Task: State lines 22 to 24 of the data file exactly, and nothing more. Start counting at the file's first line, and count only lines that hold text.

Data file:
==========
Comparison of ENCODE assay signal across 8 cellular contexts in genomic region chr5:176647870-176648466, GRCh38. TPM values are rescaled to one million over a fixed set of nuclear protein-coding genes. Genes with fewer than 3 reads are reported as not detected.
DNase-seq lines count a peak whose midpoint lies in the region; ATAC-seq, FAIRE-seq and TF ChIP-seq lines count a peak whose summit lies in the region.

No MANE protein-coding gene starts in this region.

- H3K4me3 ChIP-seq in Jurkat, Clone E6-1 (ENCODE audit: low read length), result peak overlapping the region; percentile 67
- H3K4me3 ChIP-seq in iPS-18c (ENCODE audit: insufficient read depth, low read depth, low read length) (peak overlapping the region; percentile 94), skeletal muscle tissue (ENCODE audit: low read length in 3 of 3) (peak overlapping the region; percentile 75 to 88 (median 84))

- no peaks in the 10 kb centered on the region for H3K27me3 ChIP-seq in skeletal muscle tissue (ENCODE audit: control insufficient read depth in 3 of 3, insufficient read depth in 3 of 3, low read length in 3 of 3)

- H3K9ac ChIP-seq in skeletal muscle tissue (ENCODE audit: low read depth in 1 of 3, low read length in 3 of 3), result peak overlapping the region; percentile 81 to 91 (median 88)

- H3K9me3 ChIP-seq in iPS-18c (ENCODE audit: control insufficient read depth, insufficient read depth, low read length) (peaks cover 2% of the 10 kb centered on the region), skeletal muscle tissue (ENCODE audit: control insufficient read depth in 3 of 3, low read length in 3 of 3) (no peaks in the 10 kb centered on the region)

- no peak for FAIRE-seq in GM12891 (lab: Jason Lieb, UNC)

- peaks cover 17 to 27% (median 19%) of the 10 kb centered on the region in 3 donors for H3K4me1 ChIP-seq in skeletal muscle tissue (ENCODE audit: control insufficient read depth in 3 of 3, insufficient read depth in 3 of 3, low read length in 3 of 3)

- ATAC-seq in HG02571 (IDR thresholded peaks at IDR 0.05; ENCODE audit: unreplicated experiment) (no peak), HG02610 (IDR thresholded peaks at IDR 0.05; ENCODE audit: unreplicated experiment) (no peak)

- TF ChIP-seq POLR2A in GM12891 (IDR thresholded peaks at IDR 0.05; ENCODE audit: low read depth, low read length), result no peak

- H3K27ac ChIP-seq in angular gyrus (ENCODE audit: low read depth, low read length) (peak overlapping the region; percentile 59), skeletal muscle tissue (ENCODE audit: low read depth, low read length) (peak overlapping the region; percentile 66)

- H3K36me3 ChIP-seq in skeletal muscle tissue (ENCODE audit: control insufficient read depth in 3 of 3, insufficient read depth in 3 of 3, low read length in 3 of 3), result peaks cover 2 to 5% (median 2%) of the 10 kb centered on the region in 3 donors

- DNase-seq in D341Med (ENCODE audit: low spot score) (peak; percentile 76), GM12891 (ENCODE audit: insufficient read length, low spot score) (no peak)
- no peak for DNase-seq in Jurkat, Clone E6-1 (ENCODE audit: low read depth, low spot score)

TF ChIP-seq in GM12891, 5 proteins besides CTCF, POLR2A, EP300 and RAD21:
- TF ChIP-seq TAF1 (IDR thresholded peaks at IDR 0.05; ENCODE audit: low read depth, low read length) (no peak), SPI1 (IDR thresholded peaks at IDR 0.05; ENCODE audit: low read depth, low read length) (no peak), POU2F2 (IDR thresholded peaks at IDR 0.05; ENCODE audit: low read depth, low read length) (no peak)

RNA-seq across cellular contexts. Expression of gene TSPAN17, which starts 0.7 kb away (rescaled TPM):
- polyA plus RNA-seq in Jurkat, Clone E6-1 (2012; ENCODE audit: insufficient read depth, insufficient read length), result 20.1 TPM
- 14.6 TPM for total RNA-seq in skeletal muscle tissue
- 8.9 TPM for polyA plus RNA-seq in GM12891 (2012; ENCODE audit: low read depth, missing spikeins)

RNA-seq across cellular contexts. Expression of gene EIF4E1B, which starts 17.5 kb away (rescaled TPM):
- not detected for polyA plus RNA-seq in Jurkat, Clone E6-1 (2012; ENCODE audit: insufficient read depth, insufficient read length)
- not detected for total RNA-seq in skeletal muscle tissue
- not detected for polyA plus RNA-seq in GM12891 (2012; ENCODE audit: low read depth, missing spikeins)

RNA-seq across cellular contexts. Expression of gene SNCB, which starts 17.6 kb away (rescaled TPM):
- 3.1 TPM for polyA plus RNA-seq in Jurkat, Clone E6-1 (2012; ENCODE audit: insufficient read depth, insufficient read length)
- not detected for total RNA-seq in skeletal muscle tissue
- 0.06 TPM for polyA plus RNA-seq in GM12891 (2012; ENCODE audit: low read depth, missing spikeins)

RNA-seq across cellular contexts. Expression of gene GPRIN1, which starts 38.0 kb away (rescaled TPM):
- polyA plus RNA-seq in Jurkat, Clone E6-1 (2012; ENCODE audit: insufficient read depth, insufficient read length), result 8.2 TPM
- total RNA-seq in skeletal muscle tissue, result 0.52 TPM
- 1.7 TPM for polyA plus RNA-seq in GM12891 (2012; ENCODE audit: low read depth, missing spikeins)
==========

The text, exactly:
- 8.9 TPM for polyA plus RNA-seq in GM12891 (2012; ENCODE audit: low read depth, missing spikeins)

RNA-seq across cellular contexts. Expression of gene EIF4E1B, which starts 17.5 kb away (rescaled TPM):
- not detected for polyA plus RNA-seq in Jurkat, Clone E6-1 (2012; ENCODE audit: insufficient read depth, insufficient read length)